Sally Van Winkle Campbell, the daughter of "Pappy" Van Winkle wrote a book caleld "But Always Fine Bourbon" and gives part of the story of Bill Samuels Sr. starting with Makers. And, the Lousiville Distiller families know the real story.
The Samuels are a very old distiller family, they were on "Distiller's Row" in Bardstown right along side the Beams and others back in the early 1900's.
Bill Sr. MAY have burned the family recipe, but the single most significant factor in his "new" grain bill was changing rye to wheat. Van Winkle's Sitzel Weller distillery, which made "Old Fitzgerald" that was long considered the best bourbon in the world, used an old Sitzel-Weller grain bill that used wheat instead of rye in the mash bill. Van Winkle GAVE the recipe and more importantly, some starter yeast, to Samuels Sr. when he started Star Hill farms, (e.g. Maker's Mark). He just wanted to start a premium quality bourbon, which, at the time, it probably was, and was different because they limited runs to 19 barrels in a single run. Which....well....that's still huge, but it was small compared to the common qualities made at one time in the industry. People like Beam and Charter would make, say, 50 barrell runs and quality was all over the place.
Another thing to keep in mind is that Bill Samuels Sr., and Jr. never made whiskey, not a drop. They only ever were the business brains behid all this. The last Samuels to actually make whiskey was the later part of the 1800's. You have to understand that these distiller families have been wealthy for a long time and they just don't sit there and distill whiskey, they hire it done. They handle the money and write the contracts and count the money. The relationship between the name and person that makes the whiskey is not nearly as close as they would have us believe. Those people don't make whiskey, they own the business. The actual making of the whiskey has for many years and in most every case, been something that the owner with the recognizable last name simply does not do, that's like owning a famous race horse and trying to convince people that you change shoes on the horse. They don't and never would. We don't get that because we here are so focused on the process itself. Large distilleries are focused on making money, they can hire someone to actually make the whiskey.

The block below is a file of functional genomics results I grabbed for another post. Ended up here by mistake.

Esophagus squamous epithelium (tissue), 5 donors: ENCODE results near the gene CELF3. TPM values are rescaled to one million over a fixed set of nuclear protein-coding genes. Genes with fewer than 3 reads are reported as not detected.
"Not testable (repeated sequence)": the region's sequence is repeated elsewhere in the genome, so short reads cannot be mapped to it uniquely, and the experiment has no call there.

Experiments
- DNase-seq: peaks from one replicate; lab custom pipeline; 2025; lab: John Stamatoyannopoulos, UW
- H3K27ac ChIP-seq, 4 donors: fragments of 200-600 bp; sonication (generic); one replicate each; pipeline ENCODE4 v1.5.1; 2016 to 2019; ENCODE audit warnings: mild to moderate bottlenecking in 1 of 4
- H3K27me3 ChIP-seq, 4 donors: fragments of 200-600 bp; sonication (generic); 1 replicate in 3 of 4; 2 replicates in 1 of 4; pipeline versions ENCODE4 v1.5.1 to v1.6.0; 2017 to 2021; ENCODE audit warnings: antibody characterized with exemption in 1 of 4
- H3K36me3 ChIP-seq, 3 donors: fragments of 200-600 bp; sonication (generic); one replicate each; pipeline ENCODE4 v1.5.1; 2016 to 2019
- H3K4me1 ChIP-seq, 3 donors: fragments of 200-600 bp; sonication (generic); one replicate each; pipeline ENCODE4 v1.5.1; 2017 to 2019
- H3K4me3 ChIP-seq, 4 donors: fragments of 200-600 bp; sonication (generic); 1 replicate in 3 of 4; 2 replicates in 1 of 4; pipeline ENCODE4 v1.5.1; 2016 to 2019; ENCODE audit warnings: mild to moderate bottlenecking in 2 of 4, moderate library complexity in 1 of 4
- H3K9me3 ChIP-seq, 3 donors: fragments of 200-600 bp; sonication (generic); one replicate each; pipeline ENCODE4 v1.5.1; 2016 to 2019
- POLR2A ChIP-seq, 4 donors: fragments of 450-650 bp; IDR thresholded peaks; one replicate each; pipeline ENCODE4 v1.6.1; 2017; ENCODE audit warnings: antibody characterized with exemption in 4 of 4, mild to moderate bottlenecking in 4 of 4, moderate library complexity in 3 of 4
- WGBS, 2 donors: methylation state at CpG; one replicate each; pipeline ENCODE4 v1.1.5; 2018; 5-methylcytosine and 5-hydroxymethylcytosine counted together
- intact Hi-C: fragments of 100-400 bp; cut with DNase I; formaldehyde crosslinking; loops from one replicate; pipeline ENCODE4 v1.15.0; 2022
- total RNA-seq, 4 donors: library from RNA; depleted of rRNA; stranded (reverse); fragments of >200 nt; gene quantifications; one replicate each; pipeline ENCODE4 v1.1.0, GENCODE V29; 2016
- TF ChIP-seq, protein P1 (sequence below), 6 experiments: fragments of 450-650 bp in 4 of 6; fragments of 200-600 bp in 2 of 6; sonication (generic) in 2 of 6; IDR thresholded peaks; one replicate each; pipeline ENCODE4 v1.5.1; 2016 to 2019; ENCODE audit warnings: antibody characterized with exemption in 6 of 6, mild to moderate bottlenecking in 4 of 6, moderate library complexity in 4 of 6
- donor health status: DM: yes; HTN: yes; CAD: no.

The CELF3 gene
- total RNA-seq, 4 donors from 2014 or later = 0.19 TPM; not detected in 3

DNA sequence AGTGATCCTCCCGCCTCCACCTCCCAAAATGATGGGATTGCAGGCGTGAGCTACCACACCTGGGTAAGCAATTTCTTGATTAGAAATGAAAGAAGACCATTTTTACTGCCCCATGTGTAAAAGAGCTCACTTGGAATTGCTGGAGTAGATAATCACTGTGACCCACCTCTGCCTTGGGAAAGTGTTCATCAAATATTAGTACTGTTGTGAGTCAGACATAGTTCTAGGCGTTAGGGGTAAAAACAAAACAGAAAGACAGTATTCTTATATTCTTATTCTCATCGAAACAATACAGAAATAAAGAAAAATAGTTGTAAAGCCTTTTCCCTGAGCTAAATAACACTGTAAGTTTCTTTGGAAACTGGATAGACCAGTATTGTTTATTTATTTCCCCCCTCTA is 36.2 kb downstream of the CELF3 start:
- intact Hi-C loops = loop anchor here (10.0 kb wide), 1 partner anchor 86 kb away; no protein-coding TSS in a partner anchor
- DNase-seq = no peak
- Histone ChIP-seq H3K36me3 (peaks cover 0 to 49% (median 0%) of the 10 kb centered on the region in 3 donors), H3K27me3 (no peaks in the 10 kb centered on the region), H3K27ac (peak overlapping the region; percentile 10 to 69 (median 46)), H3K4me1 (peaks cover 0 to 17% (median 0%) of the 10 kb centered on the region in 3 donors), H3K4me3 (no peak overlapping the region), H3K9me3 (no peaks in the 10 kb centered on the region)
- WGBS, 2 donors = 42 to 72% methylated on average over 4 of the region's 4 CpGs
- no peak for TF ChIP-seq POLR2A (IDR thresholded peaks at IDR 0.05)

I didn't know any of this until I started spending time in Louisville and Bardston, and actually meeting some of the higher up people in the bourbon industry. There are norms and ways of doing things that have nothing to do with the marketing material you see on the internet. It's a marketing ruse to get you to think that, for example, Bill Samuels is somehow right there in the still house checking the quality of the output. Trust me....he's not, and has never been, not a single time, ever, and has never made a drop of whiskey in his life, and neither did his dad, they were not distillers, they were and are business people trying to make money. That's not some far out or harsh claim, it's just the truth.
Neine Krausen und Klumpin